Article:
WASHINGTON (Reuters) – U.S. President Joe Biden spoke with the leaders of Israel and Lebanon on Tuesday to congratulate them over what the United States sees as a historic breakthrough over the two countries’ maritime border.
“After months of mediation by the United States, the governments of Israel and Lebanon have agreed to formally end their maritime boundary dispute and establish a permanent maritime boundary between them,” Biden said in a statement after speaking to Israeli Prime Minister Yair Lapid and Lebanon President Michel Aoud.
Briefing reporters, a senior Biden administration official said the agreement would provide Lebanon with fresh potential for foreign direct investment, particularly in the energy sector.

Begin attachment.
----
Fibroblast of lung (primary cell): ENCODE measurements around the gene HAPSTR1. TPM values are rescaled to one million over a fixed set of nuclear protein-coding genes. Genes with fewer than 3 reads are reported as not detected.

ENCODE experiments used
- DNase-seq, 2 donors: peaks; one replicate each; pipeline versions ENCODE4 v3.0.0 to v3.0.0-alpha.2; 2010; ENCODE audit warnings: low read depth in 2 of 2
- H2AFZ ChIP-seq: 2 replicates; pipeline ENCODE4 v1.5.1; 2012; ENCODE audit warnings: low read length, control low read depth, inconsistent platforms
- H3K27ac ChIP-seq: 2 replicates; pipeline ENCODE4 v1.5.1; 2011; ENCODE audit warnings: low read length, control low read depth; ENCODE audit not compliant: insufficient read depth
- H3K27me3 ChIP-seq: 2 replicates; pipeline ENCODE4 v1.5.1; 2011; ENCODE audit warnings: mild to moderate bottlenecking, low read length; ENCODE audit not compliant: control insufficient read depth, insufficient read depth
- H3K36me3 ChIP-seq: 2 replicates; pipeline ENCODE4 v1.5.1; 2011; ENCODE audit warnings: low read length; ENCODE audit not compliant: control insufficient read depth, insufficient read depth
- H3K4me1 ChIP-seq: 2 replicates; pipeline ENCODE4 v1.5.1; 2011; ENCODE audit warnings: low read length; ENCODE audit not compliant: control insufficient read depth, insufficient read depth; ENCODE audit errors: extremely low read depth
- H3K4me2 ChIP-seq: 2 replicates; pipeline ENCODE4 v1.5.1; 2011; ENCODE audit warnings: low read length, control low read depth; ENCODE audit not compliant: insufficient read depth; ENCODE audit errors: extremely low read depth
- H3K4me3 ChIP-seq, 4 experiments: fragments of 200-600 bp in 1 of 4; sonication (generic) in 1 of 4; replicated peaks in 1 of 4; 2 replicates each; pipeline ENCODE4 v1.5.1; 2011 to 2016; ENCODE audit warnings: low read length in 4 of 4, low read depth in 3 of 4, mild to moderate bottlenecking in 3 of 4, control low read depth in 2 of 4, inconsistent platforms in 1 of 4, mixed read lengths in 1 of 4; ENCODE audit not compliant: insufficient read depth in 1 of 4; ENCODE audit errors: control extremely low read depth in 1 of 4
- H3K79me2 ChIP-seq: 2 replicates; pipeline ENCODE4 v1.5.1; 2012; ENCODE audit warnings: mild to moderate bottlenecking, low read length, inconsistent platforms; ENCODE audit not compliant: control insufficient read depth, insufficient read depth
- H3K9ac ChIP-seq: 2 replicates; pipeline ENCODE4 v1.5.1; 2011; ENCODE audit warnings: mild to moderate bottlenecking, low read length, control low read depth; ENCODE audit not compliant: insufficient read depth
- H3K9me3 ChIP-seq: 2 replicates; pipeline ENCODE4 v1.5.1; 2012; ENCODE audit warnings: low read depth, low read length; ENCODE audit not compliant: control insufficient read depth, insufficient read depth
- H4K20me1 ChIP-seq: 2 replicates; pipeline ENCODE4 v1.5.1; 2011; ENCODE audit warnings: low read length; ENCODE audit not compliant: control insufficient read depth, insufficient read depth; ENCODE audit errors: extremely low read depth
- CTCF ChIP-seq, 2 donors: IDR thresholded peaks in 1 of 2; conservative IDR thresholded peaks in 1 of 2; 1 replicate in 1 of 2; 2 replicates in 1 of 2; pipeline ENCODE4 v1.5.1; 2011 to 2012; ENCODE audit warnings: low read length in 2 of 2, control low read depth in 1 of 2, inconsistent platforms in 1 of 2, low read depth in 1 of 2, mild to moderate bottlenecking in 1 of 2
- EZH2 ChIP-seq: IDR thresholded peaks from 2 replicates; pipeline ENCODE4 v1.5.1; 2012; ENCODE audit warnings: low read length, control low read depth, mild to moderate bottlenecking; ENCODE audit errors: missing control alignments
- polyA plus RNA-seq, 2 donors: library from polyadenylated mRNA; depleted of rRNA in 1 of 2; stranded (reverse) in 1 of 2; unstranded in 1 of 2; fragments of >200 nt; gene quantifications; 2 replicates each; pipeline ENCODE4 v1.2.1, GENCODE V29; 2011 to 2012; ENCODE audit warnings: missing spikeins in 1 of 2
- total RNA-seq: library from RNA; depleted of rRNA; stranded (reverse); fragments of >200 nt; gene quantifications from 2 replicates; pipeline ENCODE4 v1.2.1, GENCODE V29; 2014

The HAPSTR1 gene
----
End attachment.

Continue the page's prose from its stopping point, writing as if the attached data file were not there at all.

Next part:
Israel will be compensated for any share of hydrocarbons found on its side of the Mediterranean border, the official said.
In addition, Israel will maintain “its security mechanisms and infrastructure that they need to make sure their shoreline is protected,” the official said.
The official, speaking on condition of anonymity, said the deal was not easy to negotiate and there may be difficult moments ahead. The official said the United States would continue to play a mediating role as needed.
“This is not a direct bilateral agreement. It is through the United States, but it is a marking of boundary that will allow both countries to pursue their economic interests without conflict. That is the goal,” the official said.
Reporting by Steve Holland; Writing by Susan Heavey; Editing by Tim Ahmann and Mark Porter